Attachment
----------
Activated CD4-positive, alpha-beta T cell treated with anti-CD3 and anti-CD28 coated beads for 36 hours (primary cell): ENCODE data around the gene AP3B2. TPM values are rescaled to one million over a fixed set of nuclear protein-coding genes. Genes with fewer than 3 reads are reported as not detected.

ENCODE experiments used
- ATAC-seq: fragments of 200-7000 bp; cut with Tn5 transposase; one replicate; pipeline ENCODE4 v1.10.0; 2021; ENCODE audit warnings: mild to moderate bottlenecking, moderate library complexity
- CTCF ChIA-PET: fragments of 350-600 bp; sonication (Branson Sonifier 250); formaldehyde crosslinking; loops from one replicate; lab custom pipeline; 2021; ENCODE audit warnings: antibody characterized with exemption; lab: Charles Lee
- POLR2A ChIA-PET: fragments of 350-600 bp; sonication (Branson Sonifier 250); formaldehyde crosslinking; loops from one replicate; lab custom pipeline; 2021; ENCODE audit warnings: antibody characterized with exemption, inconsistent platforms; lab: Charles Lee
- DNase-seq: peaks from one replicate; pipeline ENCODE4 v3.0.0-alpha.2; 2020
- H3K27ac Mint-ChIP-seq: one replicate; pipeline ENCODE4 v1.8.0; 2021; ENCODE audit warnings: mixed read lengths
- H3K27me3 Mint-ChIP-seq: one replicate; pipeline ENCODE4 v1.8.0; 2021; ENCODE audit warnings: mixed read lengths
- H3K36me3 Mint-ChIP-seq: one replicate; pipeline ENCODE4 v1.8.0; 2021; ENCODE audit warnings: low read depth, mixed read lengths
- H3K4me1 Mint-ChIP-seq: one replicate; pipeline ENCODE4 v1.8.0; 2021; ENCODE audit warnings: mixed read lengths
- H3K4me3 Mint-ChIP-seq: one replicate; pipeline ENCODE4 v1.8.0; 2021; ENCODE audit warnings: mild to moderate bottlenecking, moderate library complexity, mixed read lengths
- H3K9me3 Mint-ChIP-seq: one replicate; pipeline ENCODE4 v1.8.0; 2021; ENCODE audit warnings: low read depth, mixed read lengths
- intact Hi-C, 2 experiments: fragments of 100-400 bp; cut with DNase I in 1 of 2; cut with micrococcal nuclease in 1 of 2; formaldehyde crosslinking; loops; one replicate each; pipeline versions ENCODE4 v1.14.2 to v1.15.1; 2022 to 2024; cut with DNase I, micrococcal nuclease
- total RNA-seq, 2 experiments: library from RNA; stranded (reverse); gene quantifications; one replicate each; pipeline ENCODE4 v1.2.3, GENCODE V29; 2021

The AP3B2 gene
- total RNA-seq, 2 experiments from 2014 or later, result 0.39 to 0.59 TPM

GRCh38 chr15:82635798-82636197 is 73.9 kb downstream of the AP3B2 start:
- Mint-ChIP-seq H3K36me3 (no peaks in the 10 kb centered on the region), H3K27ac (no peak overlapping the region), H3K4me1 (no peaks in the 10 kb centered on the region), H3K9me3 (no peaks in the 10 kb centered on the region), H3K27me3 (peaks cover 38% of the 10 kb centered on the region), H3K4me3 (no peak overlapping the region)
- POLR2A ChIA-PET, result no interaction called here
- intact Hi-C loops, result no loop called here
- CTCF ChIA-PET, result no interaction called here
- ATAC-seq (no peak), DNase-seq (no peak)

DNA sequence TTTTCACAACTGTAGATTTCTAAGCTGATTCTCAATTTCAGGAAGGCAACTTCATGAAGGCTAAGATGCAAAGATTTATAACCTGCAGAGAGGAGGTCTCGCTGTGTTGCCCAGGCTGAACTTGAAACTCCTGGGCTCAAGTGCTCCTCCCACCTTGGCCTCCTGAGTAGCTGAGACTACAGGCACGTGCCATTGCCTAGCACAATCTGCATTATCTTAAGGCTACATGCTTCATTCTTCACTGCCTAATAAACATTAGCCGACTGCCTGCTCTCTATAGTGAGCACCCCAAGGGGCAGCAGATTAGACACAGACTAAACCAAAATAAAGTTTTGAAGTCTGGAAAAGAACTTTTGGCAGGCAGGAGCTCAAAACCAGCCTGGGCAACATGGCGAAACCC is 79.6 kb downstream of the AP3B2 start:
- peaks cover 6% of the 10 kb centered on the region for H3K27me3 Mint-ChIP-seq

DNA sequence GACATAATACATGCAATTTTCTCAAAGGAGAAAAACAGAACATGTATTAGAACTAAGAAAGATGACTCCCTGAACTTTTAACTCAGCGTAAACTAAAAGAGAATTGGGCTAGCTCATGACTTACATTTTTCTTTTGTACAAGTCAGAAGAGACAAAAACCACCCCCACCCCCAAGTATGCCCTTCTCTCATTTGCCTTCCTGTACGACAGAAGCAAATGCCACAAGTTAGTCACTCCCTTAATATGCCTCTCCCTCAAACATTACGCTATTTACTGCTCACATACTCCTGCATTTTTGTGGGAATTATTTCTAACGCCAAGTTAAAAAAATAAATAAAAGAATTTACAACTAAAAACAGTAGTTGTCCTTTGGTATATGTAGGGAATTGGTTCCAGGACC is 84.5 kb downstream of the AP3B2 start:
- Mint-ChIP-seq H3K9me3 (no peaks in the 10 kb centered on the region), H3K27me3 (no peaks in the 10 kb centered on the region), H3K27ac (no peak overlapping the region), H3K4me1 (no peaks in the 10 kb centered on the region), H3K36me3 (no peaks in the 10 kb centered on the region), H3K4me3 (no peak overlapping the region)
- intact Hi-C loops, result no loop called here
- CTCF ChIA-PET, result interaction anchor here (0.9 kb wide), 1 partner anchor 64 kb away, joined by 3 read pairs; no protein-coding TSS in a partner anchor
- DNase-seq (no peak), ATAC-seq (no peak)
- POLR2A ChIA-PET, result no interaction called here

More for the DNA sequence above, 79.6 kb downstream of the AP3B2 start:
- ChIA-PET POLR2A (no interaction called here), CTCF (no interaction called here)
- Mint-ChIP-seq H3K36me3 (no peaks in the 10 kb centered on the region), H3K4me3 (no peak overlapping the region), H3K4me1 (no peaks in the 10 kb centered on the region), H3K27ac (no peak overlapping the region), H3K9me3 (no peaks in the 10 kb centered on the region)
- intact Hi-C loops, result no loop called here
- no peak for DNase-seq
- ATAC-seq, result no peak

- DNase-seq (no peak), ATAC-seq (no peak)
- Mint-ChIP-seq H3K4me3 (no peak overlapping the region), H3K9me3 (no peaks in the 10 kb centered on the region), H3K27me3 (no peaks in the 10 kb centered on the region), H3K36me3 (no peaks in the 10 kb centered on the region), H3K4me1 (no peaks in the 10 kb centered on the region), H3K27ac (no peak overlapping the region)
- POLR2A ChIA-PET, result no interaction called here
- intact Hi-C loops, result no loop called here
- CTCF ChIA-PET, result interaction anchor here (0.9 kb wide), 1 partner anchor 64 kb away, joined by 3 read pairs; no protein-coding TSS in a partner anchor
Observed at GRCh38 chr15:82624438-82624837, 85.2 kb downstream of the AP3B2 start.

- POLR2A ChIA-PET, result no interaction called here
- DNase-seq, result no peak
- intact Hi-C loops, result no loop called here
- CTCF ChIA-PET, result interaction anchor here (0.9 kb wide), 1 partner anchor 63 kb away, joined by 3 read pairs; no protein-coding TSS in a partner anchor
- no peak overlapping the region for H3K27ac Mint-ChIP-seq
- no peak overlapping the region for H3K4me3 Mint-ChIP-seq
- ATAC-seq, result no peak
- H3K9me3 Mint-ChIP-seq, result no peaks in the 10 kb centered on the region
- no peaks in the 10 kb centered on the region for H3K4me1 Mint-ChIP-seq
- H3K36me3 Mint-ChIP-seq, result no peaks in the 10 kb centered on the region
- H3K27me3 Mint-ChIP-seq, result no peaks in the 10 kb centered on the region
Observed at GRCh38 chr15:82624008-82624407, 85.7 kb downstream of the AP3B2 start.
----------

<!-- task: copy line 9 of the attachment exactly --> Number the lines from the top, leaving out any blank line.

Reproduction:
- H3K36me3 Mint-ChIP-seq: one replicate; pipeline ENCODE4 v1.8.0; 2021; ENCODE audit warnings: low read depth, mixed read lengths